Orbital Fractures Registry (OFx)
|The safety and scientific validity of this study is the responsibility of the study sponsor and investigators. Listing a study does not mean it has been evaluated by the U.S. Federal Government. Know the risks and potential benefits of clinical studies and talk to your health care provider before participating. Read our disclaimer for details.|
|ClinicalTrials.gov Identifier: NCT03887988|
Recruitment Status : Recruiting
First Posted : March 25, 2019
Last Update Posted : November 22, 2019
|Condition or disease||Intervention/treatment|
|Orbital Fractures Blow Out Fracture of Orbit||Procedure: Primary "early" reconstruction Other: Nonsurgical Procedure: Primary "delayed" reconstruction Procedure: Secondary reconstruction|
Approximately 300 patients presenting with a displaced orbital fracture (OFx) in the floor and/or medial wall (blow-out fracture) will be enrolled prospectively in this registry. All patients, surgically and nonsurgical treated will be followed-up (FU) within the registry. FU period for all patients will include assessments post-treatment at 6 weeks, 3 months and 6 months as corresponding with the local standard (routine) visit schedule at each participating clinic.
Data collection includes patient and fracture details, treatment details, functional, clinical and patient-reported outcomes and anticipated or procedure- and implant-related adverse events (ie, complications). Computer Tomography (CT) scans or Cone Beam-CT (CBCT) scans taken as per standard of care will be collected within the registry.
|Study Type :||Observational [Patient Registry]|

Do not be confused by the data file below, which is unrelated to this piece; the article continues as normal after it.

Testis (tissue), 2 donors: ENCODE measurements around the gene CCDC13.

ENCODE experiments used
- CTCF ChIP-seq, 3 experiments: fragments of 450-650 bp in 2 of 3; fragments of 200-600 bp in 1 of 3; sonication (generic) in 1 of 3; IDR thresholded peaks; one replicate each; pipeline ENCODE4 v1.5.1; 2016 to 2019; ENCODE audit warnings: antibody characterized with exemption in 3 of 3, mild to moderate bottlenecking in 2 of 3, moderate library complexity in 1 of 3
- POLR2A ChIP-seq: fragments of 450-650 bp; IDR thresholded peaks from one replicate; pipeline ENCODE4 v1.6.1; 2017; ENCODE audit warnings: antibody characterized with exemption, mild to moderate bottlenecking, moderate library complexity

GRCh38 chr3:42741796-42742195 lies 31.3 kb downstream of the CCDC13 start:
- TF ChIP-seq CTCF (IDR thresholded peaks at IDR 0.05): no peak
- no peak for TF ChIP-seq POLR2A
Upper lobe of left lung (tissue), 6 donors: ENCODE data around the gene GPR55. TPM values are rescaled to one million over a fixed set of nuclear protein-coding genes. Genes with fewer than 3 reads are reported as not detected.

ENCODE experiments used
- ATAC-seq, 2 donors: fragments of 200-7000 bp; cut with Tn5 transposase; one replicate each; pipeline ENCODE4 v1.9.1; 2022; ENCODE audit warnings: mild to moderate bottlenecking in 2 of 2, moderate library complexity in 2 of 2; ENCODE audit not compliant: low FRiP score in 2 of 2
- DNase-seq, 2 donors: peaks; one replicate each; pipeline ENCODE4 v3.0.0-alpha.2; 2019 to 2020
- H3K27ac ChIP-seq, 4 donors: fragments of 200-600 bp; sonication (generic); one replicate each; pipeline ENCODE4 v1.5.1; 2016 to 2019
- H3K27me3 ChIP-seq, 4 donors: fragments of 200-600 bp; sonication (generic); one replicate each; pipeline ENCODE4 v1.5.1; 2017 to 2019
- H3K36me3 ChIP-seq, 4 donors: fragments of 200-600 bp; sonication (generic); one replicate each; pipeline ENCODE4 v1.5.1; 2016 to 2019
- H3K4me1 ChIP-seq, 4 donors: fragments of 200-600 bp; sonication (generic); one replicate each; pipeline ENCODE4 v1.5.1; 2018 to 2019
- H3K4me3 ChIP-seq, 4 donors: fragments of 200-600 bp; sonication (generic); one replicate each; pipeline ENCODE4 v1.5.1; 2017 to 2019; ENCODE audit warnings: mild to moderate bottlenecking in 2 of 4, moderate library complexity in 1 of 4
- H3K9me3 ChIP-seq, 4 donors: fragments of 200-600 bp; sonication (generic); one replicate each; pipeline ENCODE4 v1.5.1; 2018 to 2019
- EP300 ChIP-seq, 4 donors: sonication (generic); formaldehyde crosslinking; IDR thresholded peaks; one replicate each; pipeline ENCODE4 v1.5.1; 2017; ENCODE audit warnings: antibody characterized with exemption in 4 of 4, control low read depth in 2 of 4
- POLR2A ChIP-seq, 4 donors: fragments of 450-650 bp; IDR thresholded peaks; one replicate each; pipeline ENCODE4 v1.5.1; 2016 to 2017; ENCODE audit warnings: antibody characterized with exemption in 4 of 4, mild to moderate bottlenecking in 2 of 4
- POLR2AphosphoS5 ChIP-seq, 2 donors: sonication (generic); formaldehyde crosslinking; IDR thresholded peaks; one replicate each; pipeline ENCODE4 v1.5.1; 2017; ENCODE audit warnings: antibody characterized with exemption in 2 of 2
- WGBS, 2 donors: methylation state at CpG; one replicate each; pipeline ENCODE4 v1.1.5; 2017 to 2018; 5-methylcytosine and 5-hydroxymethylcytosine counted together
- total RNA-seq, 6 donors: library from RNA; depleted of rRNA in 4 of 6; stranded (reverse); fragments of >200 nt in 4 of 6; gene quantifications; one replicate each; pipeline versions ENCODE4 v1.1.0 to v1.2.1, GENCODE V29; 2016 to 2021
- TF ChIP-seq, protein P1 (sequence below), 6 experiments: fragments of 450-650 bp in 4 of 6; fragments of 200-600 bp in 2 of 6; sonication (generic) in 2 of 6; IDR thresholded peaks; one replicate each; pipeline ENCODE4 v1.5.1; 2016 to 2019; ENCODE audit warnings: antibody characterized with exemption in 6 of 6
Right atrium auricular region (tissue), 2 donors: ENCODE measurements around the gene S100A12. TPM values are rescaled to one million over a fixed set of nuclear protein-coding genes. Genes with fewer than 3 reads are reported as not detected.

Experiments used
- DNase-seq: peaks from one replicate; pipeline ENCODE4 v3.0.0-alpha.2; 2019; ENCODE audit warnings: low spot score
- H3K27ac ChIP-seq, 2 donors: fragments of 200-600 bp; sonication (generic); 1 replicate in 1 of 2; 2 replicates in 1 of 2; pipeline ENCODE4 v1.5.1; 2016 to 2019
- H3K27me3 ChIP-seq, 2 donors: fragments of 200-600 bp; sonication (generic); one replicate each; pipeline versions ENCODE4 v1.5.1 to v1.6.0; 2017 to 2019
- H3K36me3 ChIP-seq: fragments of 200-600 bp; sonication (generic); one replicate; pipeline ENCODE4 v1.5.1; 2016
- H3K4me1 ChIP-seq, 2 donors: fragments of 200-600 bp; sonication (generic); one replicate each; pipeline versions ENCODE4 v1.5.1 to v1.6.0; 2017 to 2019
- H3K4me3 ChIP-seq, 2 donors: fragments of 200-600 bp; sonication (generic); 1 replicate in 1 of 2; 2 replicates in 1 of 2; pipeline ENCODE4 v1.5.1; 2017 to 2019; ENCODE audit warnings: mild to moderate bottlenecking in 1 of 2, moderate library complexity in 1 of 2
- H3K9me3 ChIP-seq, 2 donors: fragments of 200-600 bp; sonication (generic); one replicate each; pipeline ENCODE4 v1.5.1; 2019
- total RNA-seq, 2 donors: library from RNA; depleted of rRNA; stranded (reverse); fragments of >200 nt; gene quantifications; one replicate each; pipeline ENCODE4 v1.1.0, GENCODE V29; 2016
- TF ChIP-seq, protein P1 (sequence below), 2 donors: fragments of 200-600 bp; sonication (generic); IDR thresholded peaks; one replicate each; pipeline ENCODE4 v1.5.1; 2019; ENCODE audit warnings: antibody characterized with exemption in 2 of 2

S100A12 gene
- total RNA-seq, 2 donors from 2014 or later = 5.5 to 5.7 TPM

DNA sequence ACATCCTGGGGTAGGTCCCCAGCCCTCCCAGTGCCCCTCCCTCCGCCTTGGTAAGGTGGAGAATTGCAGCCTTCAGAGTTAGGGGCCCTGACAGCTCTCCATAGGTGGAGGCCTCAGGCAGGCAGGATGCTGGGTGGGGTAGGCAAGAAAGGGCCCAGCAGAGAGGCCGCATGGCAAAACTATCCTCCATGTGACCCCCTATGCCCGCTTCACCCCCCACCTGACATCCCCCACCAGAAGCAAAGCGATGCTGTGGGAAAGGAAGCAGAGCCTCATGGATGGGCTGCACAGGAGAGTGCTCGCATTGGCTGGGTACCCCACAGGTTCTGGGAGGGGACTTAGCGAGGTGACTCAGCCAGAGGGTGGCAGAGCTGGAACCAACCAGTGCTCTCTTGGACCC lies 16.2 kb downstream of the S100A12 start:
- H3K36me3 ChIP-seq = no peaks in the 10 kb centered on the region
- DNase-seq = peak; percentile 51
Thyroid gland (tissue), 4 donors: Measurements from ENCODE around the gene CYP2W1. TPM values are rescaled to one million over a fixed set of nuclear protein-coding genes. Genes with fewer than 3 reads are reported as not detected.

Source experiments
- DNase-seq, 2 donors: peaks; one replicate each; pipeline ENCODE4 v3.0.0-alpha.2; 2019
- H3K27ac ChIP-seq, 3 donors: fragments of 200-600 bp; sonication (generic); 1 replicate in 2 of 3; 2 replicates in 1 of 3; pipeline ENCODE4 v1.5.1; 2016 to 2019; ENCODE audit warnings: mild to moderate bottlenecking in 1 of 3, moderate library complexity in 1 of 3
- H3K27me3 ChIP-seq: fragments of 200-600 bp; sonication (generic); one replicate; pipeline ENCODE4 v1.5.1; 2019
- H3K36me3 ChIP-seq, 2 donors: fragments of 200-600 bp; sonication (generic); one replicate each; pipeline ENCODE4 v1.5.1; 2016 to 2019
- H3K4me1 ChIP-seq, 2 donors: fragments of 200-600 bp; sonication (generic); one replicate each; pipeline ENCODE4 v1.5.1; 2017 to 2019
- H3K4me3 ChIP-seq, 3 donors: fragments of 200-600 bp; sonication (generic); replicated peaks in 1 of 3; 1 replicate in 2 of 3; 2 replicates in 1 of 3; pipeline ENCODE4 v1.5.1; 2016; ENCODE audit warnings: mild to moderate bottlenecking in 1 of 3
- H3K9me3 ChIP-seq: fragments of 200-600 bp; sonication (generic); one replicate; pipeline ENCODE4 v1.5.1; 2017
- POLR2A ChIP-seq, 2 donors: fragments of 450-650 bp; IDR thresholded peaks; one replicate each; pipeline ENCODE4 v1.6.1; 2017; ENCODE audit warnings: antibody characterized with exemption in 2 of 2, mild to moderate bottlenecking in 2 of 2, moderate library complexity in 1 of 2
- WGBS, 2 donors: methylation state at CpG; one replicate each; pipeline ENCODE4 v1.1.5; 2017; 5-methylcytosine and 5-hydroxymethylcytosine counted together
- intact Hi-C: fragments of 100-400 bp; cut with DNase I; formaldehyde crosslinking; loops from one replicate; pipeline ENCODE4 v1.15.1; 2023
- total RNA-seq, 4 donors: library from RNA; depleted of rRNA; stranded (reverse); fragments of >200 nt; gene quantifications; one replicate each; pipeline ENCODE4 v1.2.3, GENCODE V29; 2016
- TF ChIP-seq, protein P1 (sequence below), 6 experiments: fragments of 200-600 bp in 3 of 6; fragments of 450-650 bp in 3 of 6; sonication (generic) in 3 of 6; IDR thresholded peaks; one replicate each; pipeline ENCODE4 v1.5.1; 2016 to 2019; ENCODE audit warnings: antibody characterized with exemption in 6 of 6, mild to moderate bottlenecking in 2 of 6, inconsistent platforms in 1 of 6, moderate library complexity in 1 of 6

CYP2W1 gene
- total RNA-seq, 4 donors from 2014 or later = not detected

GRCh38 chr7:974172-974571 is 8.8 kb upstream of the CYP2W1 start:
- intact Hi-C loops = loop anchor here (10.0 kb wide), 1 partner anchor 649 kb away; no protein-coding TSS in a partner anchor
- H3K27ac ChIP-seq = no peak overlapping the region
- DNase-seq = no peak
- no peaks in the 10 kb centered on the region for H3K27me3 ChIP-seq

|Estimated Enrollment :||300 participants|
|Target Follow-Up Duration:||6 Months|
|Official Title:||International, Multicenter, Prospective Registry to Collect Data on Orbital Fractures (OFx), Their Primary and Secondary Treatment and Outcome|
|Actual Study Start Date :||November 1, 2019|
|Estimated Primary Completion Date :||June 2022|
|Estimated Study Completion Date :||December 2022|
Patients with dislocated fracture of the inferior and/or medial orbital wall
Procedure: Primary "early" reconstruction
Primary surgical reconstruction of the fracture within 3 weeks after injury
Nonsurgical treatment of fracture
Other Name: Conservative
Procedure: Primary "delayed" reconstruction
Primary surgical reconstruction of the fracture more than 3 weeks after injury
Procedure: Secondary reconstruction
Second surgical reconstruction of the fracture after a primary reconstruction.
Other Name: Secondary surgery
- Diplopia [ Time Frame: 24 weeks post-treatment ]
The degree of diplopia is quantified by measuring the field of single binocular vision, ranging from 0 to 3.
0: no diplopia
- mild (diplopia appears more than 30 degrees from the primary position)
- moderate (diplopia appears between 10 and 30 degrees from the primary position)
- severe (diplopia appears within 10 degrees from the primary position)
- Globe position [ Time Frame: 6, 12, 24 weeks post-treatment ]Exo/enophthalmos (in mm) using Naugle or Hertel exophthalmometer Hyper/hypophthalmos: vertical globe displacement is measured as the pupilar height difference (in mm) from the healthy side to the injured side
- Visual acuity [ Time Frame: 6, 12, 24 weeks post-treatment ]Measured using a visual test chart in healthy and injured sides with and without vision aids.
- Extra-ocular mobility [ Time Frame: 6, 12, 24 weeks post-treatment ]Follow-my finger test
- Patient-reported outcomes [ Time Frame: pre-treatment, 6, 12, 24 weeks post-treatment ]AOCMF Injury symptom battery Self-reported diplopia Self-perception of visual acuity, strabismus and symmetry
To learn more about this study, you or your doctor may contact the study research staff using the contact information provided by the sponsor.
Please refer to this study by its ClinicalTrials.gov identifier (NCT number): NCT03887988
|Contact: Victor Diaz, PhD||+41 81 414 25 firstname.lastname@example.org|
|Contact: Brigitte Gallo, PhD||+41 44 200 24 email@example.com|
|United States, California|
|Sacramento, California, United States, 95817|
|Contact: Bradley Strong, MD 916-734-5573 firstname.lastname@example.org|
|Principal Investigator:||Eppo B. Wolvius, Prof.||Department of Oral & Maxillofacial Surgery, Erasmus MC, Rotterdam|